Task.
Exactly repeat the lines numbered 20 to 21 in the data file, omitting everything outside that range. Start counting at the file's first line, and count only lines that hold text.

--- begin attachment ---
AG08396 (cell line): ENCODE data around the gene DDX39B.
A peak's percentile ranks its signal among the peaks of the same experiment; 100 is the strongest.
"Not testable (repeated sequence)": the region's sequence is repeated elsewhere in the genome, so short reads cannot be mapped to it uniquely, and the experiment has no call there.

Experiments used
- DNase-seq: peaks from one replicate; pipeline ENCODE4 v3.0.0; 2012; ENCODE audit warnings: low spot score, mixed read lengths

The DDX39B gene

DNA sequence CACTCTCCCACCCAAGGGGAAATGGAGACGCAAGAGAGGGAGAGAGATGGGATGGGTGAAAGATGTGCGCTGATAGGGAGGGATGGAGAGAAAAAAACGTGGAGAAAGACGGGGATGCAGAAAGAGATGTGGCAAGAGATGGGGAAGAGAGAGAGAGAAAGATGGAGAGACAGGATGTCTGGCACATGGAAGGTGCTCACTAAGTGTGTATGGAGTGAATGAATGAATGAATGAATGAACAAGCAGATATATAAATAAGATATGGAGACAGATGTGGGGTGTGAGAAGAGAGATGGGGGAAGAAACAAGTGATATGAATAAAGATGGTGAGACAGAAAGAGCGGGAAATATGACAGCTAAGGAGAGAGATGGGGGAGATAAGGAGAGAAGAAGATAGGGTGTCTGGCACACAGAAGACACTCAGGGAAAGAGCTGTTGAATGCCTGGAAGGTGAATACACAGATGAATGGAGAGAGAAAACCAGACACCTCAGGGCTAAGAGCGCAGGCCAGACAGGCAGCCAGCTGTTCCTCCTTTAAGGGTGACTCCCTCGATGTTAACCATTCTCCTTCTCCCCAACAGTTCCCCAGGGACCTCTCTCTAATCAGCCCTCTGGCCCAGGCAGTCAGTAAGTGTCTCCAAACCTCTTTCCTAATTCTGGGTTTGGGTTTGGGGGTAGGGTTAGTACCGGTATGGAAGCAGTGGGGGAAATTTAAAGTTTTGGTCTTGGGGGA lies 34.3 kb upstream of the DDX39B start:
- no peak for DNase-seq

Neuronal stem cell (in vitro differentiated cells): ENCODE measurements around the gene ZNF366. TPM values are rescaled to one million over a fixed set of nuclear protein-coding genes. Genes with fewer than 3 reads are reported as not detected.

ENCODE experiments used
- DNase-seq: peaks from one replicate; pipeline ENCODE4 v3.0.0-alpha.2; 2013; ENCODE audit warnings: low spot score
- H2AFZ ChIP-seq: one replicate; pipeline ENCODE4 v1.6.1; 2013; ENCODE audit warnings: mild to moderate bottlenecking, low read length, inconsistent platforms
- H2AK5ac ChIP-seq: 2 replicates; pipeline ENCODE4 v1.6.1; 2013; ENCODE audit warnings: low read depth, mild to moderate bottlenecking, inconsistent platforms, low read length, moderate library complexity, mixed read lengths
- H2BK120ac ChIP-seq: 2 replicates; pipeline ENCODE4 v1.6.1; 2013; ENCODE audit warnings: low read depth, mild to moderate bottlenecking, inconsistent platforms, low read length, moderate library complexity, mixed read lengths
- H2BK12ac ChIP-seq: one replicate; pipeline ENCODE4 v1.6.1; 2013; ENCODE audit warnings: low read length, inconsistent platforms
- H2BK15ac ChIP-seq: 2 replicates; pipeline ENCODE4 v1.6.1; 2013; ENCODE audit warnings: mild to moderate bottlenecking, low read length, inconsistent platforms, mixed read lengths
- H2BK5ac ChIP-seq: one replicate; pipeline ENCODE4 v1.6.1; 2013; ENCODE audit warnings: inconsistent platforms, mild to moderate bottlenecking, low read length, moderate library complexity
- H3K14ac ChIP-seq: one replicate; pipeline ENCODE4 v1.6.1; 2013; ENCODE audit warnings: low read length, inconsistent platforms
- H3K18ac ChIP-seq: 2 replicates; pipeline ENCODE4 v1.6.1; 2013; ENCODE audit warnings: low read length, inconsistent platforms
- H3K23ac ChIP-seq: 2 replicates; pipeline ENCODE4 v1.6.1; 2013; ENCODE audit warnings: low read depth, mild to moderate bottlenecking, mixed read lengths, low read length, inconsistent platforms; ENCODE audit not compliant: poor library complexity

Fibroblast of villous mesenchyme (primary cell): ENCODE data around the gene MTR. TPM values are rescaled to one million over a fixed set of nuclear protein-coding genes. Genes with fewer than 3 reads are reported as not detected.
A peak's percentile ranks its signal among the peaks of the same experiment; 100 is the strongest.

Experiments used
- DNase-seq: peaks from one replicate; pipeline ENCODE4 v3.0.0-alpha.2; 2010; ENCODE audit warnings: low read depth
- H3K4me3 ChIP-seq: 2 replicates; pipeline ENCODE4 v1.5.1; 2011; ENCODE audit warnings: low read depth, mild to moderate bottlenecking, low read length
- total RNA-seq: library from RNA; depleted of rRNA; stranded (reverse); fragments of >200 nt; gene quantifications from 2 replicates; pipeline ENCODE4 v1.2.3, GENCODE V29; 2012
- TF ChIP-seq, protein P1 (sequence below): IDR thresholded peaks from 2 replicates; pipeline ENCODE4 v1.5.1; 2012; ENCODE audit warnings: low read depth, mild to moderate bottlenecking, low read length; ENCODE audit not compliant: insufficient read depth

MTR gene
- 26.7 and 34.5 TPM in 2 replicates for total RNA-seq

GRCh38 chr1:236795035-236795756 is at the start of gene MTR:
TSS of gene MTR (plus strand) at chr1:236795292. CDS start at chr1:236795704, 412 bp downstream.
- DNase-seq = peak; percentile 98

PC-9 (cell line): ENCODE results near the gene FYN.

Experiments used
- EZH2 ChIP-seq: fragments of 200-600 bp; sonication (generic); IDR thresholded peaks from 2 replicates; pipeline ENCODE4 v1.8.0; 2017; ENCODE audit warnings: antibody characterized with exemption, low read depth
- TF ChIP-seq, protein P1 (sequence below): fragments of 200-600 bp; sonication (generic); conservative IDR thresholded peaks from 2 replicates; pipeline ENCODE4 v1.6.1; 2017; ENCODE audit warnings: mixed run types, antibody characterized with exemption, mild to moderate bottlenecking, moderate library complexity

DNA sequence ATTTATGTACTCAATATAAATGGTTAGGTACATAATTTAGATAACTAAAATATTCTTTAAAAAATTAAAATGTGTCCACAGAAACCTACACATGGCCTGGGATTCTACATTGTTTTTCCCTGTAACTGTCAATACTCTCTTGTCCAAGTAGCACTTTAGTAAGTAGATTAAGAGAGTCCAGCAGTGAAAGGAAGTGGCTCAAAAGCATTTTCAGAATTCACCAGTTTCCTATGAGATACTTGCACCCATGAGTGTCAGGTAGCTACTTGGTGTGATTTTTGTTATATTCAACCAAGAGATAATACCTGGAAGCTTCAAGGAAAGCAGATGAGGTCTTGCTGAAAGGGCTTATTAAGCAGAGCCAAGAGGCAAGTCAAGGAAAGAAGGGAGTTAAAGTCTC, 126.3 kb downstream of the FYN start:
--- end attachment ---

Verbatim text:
- H3K23ac ChIP-seq: 2 replicates; pipeline ENCODE4 v1.6.1; 2013; ENCODE audit warnings: low read depth, mild to moderate bottlenecking, mixed read lengths, low read length, inconsistent platforms; ENCODE audit not compliant: poor library complexity

Fibroblast of villous mesenchyme (primary cell): ENCODE data around the gene MTR. TPM values are rescaled to one million over a fixed set of nuclear protein-coding genes. Genes with fewer than 3 reads are reported as not detected.